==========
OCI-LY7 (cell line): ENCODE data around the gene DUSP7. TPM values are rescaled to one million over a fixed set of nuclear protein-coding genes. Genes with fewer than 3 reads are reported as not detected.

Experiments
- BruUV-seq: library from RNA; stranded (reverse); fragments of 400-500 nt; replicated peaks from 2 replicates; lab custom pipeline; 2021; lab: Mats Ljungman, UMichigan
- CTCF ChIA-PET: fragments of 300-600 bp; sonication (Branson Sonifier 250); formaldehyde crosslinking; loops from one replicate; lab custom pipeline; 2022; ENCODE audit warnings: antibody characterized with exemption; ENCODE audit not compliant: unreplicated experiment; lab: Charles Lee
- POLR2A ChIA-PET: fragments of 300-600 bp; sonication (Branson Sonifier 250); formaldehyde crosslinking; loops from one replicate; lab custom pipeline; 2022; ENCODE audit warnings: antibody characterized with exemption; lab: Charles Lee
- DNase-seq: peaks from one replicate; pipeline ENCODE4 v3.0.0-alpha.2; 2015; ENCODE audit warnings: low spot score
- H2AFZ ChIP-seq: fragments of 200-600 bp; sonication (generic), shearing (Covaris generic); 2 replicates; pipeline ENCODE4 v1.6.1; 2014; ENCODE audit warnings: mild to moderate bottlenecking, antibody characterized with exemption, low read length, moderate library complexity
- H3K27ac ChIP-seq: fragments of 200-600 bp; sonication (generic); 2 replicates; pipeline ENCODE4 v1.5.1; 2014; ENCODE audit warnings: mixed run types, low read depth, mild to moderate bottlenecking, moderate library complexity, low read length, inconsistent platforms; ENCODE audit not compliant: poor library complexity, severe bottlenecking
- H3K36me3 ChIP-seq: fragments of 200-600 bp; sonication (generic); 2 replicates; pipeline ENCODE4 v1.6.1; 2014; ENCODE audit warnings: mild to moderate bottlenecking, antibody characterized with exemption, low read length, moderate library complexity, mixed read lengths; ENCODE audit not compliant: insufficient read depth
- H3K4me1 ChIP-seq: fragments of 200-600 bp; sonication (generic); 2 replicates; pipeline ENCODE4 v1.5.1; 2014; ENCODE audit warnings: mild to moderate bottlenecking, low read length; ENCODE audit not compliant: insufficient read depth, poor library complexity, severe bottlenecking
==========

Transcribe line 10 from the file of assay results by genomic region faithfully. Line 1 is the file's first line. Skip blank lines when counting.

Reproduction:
- H3K4me1 ChIP-seq: fragments of 200-600 bp; sonication (generic); 2 replicates; pipeline ENCODE4 v1.5.1; 2014; ENCODE audit warnings: mild to moderate bottlenecking, low read length; ENCODE audit not compliant: insufficient read depth, poor library complexity, severe bottlenecking